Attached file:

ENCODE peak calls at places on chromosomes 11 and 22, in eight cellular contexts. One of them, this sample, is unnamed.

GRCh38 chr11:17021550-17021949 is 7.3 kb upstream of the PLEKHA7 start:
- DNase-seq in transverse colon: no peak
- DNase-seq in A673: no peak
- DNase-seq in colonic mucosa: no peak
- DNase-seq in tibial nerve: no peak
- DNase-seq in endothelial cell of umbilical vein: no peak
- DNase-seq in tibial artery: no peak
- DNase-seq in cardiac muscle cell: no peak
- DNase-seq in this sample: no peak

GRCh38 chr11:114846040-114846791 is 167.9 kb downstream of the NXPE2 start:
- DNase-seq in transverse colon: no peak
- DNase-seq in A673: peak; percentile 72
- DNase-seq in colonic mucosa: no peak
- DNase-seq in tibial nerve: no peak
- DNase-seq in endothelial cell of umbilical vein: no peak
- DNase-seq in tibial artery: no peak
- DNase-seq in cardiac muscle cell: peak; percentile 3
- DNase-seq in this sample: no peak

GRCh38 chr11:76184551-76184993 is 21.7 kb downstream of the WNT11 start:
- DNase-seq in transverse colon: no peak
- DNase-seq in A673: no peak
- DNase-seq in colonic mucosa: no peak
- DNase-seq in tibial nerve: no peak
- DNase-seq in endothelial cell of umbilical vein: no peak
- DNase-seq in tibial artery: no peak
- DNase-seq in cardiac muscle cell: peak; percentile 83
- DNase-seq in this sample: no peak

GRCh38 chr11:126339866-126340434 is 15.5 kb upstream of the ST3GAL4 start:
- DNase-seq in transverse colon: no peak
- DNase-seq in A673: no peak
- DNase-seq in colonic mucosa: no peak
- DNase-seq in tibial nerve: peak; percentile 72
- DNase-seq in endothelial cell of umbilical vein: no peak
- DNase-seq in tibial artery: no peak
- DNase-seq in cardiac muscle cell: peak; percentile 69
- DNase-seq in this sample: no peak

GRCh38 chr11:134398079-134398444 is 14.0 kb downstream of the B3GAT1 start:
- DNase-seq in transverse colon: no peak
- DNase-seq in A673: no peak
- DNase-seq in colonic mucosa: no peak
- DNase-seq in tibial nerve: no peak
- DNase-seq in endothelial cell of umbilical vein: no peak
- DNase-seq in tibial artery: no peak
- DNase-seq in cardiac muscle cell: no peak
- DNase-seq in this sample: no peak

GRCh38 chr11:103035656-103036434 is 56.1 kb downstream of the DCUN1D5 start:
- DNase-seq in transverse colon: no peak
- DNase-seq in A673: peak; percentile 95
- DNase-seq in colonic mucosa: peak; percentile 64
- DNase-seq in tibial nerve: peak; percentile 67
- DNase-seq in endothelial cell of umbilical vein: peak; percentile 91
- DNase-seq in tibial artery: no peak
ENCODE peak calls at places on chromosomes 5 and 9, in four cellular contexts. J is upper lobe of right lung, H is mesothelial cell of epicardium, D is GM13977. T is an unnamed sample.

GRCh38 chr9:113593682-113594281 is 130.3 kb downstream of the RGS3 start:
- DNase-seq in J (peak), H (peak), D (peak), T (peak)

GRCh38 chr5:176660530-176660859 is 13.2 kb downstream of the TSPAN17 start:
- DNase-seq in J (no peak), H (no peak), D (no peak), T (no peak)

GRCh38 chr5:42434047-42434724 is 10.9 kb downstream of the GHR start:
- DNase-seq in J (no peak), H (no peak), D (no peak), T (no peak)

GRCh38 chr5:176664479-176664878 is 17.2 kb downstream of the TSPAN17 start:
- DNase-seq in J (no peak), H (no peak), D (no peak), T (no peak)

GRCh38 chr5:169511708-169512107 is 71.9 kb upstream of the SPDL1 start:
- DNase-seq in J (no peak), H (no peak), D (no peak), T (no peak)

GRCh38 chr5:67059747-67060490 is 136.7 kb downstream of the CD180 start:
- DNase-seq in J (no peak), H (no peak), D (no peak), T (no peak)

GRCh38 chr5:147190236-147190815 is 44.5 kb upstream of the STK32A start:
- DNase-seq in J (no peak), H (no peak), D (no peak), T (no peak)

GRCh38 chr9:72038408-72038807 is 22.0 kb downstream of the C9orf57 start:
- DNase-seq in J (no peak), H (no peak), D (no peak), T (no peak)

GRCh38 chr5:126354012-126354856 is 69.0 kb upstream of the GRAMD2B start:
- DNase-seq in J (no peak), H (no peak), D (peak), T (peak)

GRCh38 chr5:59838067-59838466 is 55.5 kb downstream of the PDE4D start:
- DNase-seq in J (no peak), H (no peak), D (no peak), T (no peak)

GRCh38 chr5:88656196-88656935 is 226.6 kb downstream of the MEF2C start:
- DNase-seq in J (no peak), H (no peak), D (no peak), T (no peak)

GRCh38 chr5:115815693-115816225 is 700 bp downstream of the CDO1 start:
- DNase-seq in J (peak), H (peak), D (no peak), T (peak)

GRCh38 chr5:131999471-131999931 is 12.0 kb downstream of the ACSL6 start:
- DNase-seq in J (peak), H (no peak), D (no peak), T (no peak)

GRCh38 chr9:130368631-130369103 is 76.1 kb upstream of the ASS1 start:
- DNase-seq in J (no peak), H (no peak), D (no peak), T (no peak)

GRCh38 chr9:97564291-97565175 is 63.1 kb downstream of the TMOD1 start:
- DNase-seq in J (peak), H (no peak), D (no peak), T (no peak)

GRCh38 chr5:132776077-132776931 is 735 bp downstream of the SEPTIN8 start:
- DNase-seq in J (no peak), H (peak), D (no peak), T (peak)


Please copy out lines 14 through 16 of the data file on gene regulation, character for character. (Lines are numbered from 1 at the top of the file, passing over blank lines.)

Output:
- DNase-seq in colonic mucosa: no peak
- DNase-seq in tibial nerve: no peak
- DNase-seq in endothelial cell of umbilical vein: no peak